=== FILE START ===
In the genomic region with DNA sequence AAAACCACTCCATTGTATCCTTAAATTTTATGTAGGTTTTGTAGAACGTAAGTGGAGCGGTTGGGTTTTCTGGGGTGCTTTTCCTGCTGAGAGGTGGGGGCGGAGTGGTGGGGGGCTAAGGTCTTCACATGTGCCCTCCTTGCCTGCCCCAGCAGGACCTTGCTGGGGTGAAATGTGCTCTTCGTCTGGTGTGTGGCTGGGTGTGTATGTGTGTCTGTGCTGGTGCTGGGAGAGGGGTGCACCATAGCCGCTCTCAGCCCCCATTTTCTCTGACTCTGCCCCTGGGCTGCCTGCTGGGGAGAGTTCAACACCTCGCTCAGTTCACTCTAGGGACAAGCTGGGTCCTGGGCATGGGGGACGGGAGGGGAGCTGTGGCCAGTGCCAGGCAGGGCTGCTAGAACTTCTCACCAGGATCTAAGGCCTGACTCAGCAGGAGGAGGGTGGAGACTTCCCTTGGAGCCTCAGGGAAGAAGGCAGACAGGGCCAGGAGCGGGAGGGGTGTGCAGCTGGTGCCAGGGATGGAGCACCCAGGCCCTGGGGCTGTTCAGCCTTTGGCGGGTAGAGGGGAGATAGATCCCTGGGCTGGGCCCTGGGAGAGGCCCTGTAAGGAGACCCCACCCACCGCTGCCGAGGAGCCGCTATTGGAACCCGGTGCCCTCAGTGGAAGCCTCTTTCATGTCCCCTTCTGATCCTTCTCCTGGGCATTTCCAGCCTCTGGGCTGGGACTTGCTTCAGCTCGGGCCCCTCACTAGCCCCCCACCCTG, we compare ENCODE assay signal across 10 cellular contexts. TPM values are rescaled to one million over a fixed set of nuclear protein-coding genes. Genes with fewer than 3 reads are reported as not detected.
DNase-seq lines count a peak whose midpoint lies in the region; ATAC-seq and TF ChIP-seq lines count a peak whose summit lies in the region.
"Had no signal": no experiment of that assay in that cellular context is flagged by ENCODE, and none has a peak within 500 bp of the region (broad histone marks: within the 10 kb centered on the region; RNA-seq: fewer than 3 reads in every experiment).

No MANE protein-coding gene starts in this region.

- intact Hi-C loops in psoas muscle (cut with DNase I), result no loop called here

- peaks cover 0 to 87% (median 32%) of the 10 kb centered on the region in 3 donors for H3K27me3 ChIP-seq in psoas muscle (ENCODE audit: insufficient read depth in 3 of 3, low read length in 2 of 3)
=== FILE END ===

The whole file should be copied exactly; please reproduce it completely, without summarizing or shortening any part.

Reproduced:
In the genomic region with DNA sequence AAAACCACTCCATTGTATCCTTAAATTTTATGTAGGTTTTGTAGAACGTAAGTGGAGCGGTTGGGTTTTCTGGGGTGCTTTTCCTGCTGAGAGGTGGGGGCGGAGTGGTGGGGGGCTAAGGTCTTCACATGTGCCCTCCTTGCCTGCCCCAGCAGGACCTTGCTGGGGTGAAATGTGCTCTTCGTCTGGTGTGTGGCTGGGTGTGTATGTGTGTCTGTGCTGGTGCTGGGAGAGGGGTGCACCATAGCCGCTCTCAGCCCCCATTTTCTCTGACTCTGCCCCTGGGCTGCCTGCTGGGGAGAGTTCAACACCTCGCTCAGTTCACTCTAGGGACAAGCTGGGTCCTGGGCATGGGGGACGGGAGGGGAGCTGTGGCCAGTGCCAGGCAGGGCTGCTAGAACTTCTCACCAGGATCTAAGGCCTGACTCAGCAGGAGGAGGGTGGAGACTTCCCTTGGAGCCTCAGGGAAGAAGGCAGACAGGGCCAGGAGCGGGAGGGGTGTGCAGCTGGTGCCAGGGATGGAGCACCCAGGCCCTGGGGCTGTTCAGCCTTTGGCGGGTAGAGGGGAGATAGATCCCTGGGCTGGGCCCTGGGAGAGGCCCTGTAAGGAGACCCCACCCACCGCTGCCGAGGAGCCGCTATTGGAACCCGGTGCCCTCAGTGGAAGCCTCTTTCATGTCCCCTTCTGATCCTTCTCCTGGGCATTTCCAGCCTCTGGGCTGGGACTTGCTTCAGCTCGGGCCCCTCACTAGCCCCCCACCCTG, we compare ENCODE assay signal across 10 cellular contexts. TPM values are rescaled to one million over a fixed set of nuclear protein-coding genes. Genes with fewer than 3 reads are reported as not detected.
DNase-seq lines count a peak whose midpoint lies in the region; ATAC-seq and TF ChIP-seq lines count a peak whose summit lies in the region.
"Had no signal": no experiment of that assay in that cellular context is flagged by ENCODE, and none has a peak within 500 bp of the region (broad histone marks: within the 10 kb centered on the region; RNA-seq: fewer than 3 reads in every experiment).

No MANE protein-coding gene starts in this region.

- intact Hi-C loops in psoas muscle (cut with DNase I), result no loop called here

- peaks cover 0 to 87% (median 32%) of the 10 kb centered on the region in 3 donors for H3K27me3 ChIP-seq in psoas muscle (ENCODE audit: insufficient read depth in 3 of 3, low read length in 2 of 3)